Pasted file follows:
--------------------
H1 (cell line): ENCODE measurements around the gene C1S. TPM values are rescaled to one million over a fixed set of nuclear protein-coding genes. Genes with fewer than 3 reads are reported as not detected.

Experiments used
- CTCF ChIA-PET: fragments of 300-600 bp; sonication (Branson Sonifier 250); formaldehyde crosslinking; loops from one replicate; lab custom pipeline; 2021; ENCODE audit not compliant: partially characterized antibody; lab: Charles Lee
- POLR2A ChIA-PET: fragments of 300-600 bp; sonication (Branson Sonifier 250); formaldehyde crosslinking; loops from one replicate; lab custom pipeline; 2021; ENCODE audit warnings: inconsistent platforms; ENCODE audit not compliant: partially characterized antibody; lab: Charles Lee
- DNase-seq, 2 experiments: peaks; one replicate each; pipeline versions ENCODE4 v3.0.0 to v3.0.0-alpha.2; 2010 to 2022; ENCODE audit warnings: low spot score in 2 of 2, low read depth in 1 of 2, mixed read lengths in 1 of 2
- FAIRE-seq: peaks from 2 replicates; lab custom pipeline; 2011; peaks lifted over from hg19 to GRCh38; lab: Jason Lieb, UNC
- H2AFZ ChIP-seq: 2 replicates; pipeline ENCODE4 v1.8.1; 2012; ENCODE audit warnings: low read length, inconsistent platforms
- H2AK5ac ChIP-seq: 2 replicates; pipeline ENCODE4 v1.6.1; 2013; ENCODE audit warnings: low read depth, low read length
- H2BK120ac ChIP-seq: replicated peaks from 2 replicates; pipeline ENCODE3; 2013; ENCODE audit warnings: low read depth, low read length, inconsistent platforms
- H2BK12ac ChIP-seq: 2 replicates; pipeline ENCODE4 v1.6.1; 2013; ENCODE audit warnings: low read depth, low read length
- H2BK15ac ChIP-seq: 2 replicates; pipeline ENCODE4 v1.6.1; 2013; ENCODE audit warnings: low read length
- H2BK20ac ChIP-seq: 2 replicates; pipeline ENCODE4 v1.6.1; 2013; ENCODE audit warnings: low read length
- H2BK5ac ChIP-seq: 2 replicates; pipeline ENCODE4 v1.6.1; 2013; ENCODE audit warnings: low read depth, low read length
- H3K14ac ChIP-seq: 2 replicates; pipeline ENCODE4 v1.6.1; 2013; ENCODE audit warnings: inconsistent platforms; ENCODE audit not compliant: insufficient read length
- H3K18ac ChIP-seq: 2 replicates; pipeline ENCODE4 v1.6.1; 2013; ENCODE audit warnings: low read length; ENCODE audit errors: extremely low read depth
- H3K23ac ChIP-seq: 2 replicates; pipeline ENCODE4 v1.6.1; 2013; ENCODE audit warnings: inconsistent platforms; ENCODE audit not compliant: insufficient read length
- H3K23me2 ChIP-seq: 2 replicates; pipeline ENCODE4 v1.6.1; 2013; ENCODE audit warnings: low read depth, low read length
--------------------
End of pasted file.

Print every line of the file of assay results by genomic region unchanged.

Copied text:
H1 (cell line): ENCODE measurements around the gene C1S. TPM values are rescaled to one million over a fixed set of nuclear protein-coding genes. Genes with fewer than 3 reads are reported as not detected.

Experiments used
- CTCF ChIA-PET: fragments of 300-600 bp; sonication (Branson Sonifier 250); formaldehyde crosslinking; loops from one replicate; lab custom pipeline; 2021; ENCODE audit not compliant: partially characterized antibody; lab: Charles Lee
- POLR2A ChIA-PET: fragments of 300-600 bp; sonication (Branson Sonifier 250); formaldehyde crosslinking; loops from one replicate; lab custom pipeline; 2021; ENCODE audit warnings: inconsistent platforms; ENCODE audit not compliant: partially characterized antibody; lab: Charles Lee
- DNase-seq, 2 experiments: peaks; one replicate each; pipeline versions ENCODE4 v3.0.0 to v3.0.0-alpha.2; 2010 to 2022; ENCODE audit warnings: low spot score in 2 of 2, low read depth in 1 of 2, mixed read lengths in 1 of 2
- FAIRE-seq: peaks from 2 replicates; lab custom pipeline; 2011; peaks lifted over from hg19 to GRCh38; lab: Jason Lieb, UNC
- H2AFZ ChIP-seq: 2 replicates; pipeline ENCODE4 v1.8.1; 2012; ENCODE audit warnings: low read length, inconsistent platforms
- H2AK5ac ChIP-seq: 2 replicates; pipeline ENCODE4 v1.6.1; 2013; ENCODE audit warnings: low read depth, low read length
- H2BK120ac ChIP-seq: replicated peaks from 2 replicates; pipeline ENCODE3; 2013; ENCODE audit warnings: low read depth, low read length, inconsistent platforms
- H2BK12ac ChIP-seq: 2 replicates; pipeline ENCODE4 v1.6.1; 2013; ENCODE audit warnings: low read depth, low read length
- H2BK15ac ChIP-seq: 2 replicates; pipeline ENCODE4 v1.6.1; 2013; ENCODE audit warnings: low read length
- H2BK20ac ChIP-seq: 2 replicates; pipeline ENCODE4 v1.6.1; 2013; ENCODE audit warnings: low read length
- H2BK5ac ChIP-seq: 2 replicates; pipeline ENCODE4 v1.6.1; 2013; ENCODE audit warnings: low read depth, low read length
- H3K14ac ChIP-seq: 2 replicates; pipeline ENCODE4 v1.6.1; 2013; ENCODE audit warnings: inconsistent platforms; ENCODE audit not compliant: insufficient read length
- H3K18ac ChIP-seq: 2 replicates; pipeline ENCODE4 v1.6.1; 2013; ENCODE audit warnings: low read length; ENCODE audit errors: extremely low read depth
- H3K23ac ChIP-seq: 2 replicates; pipeline ENCODE4 v1.6.1; 2013; ENCODE audit warnings: inconsistent platforms; ENCODE audit not compliant: insufficient read length
- H3K23me2 ChIP-seq: 2 replicates; pipeline ENCODE4 v1.6.1; 2013; ENCODE audit warnings: low read depth, low read length